Iestyn originated the role of Peter Pan at the world premiere with Stuttgart Opera in 2013. WNO’s British premiere sees the production sung in English and with new direction and design by Keith Warner and Jason Southgate respectively. Eric Nielson is conducting. Peter Pan opens at the Wales Millennium Centre on Saturday 16 May and runs until Sunday 31 May before touring to Birmingham and the Royal Opera House, Covent Garden over the summer.
Iestyn Morris – Peter Pan
What is it like preparing for the flying, how are you getting on?
I love doing my own stunts and I’m having great fun working on flips and stunts that we can later incorporate in the rehearsal room. The one superpower everyone wishes they had, is the ability to fly. Surprisingly the actual technique of controlling your body in the flight harness is something anyone can learn fairly easily. The hours of training that are necessary are in fact more to do with building up stamina, whilst practising routines. The muscle power required to maintain a position in the air is extremely draining when you start stringing them together in a scene. The advantage that singers have is that we do have very good core strength and stability, as part of our singing technique, but flying still requires hours of repetition and practice. We are all doing brilliantly, in my view, and we egg each other on as each character perfects moves that are unique to them. There is a great spirit of encouragement in the cast.
Do you have to sing and fly at the same time and is that a particular challenge?
I even have to sing whilst flying upside down! It is very challenging, but the team of riggers and stunt/flight choreographers are both thorough and tremendously patient in our flight training sessions.
How familiar were you with Peter Pan before taking on the role, particularly the original story with its somewhat darker side?
Without really knowing it, I grew up with Peter Pan. I spent my childhood in London’s (then unfashionable) Notting Hill Gate and would regularly cycle round the very same Kensington Gardens where J M Barrie strolled, when dreaming up the character over 110years ago. I know the precise island, in the middle of the lake where Peter was ‘born’ and the surrounding architecture of Victorian terraced houses is largely unchanged today. As a child you don’t notice darker elements of stories; you merely accept them and discard them as irrelevant. It’s only re-reading the stories as an adult, that you find it almost impossible to see them, post Freud, as entirely innocent. What I enjoyed though, was finding the details that I missed about these characters, which actually make them more real because of their faults and imperfections. We all know Peter never grows up and that he can fly, but do we know he is incredibly forgetful, has a short attention span, never admits it when he cries and dreams of killing pirates and bears? Should we think him cruel? Most self-respecting Edwardian men also dreamt of going on safari to bring back trophies, and so too, maybe our desires today are closer to those of our children than we think.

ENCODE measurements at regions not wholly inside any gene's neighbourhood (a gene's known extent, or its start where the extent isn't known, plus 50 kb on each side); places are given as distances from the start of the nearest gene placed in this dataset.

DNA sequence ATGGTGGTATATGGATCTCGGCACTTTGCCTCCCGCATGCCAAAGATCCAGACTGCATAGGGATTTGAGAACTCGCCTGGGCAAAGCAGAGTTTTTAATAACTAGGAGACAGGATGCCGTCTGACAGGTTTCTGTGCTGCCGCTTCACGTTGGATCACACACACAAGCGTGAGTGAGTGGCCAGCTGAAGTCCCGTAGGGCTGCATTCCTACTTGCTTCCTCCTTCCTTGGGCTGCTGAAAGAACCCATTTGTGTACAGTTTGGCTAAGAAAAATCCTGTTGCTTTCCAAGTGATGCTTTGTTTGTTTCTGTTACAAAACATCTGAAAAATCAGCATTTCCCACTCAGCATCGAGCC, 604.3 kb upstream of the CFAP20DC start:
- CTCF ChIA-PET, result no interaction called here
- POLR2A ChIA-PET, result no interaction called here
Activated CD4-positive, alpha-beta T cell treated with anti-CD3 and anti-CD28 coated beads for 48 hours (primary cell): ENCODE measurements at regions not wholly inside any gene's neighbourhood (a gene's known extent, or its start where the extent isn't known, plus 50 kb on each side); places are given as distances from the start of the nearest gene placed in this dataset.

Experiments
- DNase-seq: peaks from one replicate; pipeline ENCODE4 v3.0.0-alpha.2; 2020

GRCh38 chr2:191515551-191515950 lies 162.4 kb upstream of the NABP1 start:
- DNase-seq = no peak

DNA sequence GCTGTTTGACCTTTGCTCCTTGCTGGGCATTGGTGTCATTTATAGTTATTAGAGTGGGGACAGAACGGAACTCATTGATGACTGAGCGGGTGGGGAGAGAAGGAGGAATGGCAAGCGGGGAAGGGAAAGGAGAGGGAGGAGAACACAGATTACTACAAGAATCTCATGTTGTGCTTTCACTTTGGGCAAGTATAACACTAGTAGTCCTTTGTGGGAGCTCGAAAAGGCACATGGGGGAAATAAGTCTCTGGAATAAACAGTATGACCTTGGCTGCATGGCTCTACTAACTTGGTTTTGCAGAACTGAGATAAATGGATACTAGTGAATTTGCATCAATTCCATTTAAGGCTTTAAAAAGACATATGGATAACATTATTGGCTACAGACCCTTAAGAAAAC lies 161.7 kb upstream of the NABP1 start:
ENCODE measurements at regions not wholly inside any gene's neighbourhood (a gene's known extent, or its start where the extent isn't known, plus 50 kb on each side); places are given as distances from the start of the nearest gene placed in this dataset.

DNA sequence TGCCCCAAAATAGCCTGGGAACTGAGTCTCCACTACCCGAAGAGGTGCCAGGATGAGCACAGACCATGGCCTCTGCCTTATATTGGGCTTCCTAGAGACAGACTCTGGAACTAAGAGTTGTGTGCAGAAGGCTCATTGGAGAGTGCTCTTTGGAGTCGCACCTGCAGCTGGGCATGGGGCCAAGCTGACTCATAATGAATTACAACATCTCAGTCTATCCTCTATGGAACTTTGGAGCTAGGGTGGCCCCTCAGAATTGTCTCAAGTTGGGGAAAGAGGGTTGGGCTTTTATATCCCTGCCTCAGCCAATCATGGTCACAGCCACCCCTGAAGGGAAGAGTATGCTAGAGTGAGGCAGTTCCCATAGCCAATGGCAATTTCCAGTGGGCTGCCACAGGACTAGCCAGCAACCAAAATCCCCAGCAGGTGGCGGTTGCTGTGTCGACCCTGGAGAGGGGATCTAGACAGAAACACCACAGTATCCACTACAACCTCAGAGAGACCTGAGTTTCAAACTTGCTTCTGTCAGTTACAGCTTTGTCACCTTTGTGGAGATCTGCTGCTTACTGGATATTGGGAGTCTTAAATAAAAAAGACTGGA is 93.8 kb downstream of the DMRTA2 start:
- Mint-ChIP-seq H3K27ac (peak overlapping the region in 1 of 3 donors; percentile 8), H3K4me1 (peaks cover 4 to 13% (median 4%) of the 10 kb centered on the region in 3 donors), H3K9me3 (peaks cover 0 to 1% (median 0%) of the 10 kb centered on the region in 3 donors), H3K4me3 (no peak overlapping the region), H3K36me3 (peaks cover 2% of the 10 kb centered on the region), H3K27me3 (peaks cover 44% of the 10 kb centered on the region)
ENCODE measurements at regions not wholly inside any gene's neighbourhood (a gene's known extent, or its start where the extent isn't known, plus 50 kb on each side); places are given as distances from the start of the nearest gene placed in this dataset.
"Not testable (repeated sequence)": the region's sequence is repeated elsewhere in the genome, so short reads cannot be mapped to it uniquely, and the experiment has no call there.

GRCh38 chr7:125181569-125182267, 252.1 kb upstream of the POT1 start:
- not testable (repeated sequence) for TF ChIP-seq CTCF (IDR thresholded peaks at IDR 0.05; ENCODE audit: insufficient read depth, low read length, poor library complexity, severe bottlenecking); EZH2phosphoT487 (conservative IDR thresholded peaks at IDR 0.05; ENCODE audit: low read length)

Obviously, this work is based on an extremely well known character and story (if only the more popular cartoon and pantomime versions). Was that a help or a hindrance for you in creating this role?
I would say having such an instantly recognisable character and story can only be a good thing in terms of sparking people’s imagination and getting them to start clicking the WNO website to find out more and then of course buy a ticket! However, as anyone who has read the original version of a much-loved fairy tale to their children will know, we actually don’t know these stories as well as we thought. There is such a disconnect between our nostalgic fondness for a story in our memory and the actual events and details that unfold on the page. When we revisit them with our adult eyes and minds, we realise how rich and dark these very tales can be. With Peter Pan being given the operatic treatment, we are able to not only give the children the story that they themselves will look back with fondness, but also invite the adults to engage in the emotional rollercoaster of searching questions that affected us all in growing up.
Are there other elements of the show, beyond flying, that you think have been interesting/different/challenging for you and the entire cast?
To call this show ‘active’ would be a vast understatement. We have honestly spent days choreographing and developing intensively, only to get to the end of a scene and realise that comprises a mere few minutes of actual stage time. The challenge for this fantastic ensemble is to maintain the intensity that we’ve developed and precision in its, at times, frenetic execution. We will all be exhausted at the end of each show!
What are you most looking forward to on opening night and then as the show tours?
With new music it’s rare that you get to revisit roles that you create. The very nature of this project being a co-production has enabled me to collaborate with an Olivier award winning director in Keith Warner; someone who has helped some of the best performers do just that – reinvent the wheel if you like, with greater understanding. Creating this English-language premiere marks a tremendously enjoyable and rewarding period of work. I am mostly, therefore, simply looking forward to sharing it with a new audience, hoping to give the piece new life and literally watch it fly.
Peter Pan, Welsh National Opera opens at Wales Millennium Centre on May 16 and tours